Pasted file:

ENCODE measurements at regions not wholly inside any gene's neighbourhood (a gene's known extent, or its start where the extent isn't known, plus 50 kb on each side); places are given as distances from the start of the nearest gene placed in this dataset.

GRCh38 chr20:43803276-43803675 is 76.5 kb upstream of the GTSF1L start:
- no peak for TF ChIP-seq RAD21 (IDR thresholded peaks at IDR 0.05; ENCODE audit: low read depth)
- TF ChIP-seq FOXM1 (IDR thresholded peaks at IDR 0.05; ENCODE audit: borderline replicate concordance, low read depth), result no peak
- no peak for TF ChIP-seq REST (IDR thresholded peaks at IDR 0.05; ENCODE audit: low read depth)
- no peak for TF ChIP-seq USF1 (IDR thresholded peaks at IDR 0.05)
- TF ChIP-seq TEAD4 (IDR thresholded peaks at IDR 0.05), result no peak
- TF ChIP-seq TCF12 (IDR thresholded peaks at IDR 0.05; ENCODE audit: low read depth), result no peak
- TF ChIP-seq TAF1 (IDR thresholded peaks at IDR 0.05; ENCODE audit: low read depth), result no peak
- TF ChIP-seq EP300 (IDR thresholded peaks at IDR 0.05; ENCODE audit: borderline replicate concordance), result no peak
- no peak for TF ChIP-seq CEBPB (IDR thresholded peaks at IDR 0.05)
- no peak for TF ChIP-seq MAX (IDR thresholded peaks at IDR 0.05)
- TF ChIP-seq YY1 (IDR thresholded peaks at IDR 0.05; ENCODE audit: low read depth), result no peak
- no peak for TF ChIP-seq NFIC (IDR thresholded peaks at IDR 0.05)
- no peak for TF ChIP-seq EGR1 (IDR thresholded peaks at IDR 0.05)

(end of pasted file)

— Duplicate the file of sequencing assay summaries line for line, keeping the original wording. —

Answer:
ENCODE measurements at regions not wholly inside any gene's neighbourhood (a gene's known extent, or its start where the extent isn't known, plus 50 kb on each side); places are given as distances from the start of the nearest gene placed in this dataset.

GRCh38 chr20:43803276-43803675 is 76.5 kb upstream of the GTSF1L start:
- no peak for TF ChIP-seq RAD21 (IDR thresholded peaks at IDR 0.05; ENCODE audit: low read depth)
- TF ChIP-seq FOXM1 (IDR thresholded peaks at IDR 0.05; ENCODE audit: borderline replicate concordance, low read depth), result no peak
- no peak for TF ChIP-seq REST (IDR thresholded peaks at IDR 0.05; ENCODE audit: low read depth)
- no peak for TF ChIP-seq USF1 (IDR thresholded peaks at IDR 0.05)
- TF ChIP-seq TEAD4 (IDR thresholded peaks at IDR 0.05), result no peak
- TF ChIP-seq TCF12 (IDR thresholded peaks at IDR 0.05; ENCODE audit: low read depth), result no peak
- TF ChIP-seq TAF1 (IDR thresholded peaks at IDR 0.05; ENCODE audit: low read depth), result no peak
- TF ChIP-seq EP300 (IDR thresholded peaks at IDR 0.05; ENCODE audit: borderline replicate concordance), result no peak
- no peak for TF ChIP-seq CEBPB (IDR thresholded peaks at IDR 0.05)
- no peak for TF ChIP-seq MAX (IDR thresholded peaks at IDR 0.05)
- TF ChIP-seq YY1 (IDR thresholded peaks at IDR 0.05; ENCODE audit: low read depth), result no peak
- no peak for TF ChIP-seq NFIC (IDR thresholded peaks at IDR 0.05)
- no peak for TF ChIP-seq EGR1 (IDR thresholded peaks at IDR 0.05)